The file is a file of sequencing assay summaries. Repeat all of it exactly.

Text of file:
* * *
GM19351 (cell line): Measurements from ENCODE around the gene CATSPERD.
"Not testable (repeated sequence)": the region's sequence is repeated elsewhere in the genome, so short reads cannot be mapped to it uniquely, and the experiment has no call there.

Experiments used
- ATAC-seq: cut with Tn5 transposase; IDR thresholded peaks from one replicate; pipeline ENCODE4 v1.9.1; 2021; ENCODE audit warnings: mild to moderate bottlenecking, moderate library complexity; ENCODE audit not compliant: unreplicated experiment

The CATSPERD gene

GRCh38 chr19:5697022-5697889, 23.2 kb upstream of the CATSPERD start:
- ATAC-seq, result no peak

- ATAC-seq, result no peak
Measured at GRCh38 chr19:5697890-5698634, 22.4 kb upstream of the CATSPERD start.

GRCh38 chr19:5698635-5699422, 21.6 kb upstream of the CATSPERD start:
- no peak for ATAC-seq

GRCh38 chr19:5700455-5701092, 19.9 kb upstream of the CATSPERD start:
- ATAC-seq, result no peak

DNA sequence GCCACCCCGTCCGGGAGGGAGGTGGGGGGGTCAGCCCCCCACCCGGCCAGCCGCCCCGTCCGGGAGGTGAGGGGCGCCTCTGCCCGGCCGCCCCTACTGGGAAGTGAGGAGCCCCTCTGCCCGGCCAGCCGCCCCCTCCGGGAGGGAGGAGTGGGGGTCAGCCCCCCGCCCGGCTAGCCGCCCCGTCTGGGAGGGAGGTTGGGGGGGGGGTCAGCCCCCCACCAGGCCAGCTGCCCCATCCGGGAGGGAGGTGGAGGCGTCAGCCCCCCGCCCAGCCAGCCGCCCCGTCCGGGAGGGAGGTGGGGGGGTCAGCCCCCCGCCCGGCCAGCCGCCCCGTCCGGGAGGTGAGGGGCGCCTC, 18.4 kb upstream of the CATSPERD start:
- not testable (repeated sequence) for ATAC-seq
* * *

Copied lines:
GM19351 (cell line): Measurements from ENCODE around the gene CATSPERD.
"Not testable (repeated sequence)": the region's sequence is repeated elsewhere in the genome, so short reads cannot be mapped to it uniquely, and the experiment has no call there.

Experiments used
- ATAC-seq: cut with Tn5 transposase; IDR thresholded peaks from one replicate; pipeline ENCODE4 v1.9.1; 2021; ENCODE audit warnings: mild to moderate bottlenecking, moderate library complexity; ENCODE audit not compliant: unreplicated experiment

The CATSPERD gene

GRCh38 chr19:5697022-5697889, 23.2 kb upstream of the CATSPERD start:
- ATAC-seq, result no peak

- ATAC-seq, result no peak
Measured at GRCh38 chr19:5697890-5698634, 22.4 kb upstream of the CATSPERD start.

GRCh38 chr19:5698635-5699422, 21.6 kb upstream of the CATSPERD start:
- no peak for ATAC-seq

GRCh38 chr19:5700455-5701092, 19.9 kb upstream of the CATSPERD start:
- ATAC-seq, result no peak

DNA sequence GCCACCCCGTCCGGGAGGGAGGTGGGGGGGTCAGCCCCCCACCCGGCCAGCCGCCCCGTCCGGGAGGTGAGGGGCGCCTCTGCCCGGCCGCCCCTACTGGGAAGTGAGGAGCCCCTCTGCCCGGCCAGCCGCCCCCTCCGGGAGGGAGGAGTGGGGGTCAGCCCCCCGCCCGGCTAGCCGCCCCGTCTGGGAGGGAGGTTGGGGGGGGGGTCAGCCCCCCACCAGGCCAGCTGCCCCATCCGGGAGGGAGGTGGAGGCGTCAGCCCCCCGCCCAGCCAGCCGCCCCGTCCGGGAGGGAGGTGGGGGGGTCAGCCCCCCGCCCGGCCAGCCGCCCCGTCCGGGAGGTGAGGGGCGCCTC, 18.4 kb upstream of the CATSPERD start:
- not testable (repeated sequence) for ATAC-seq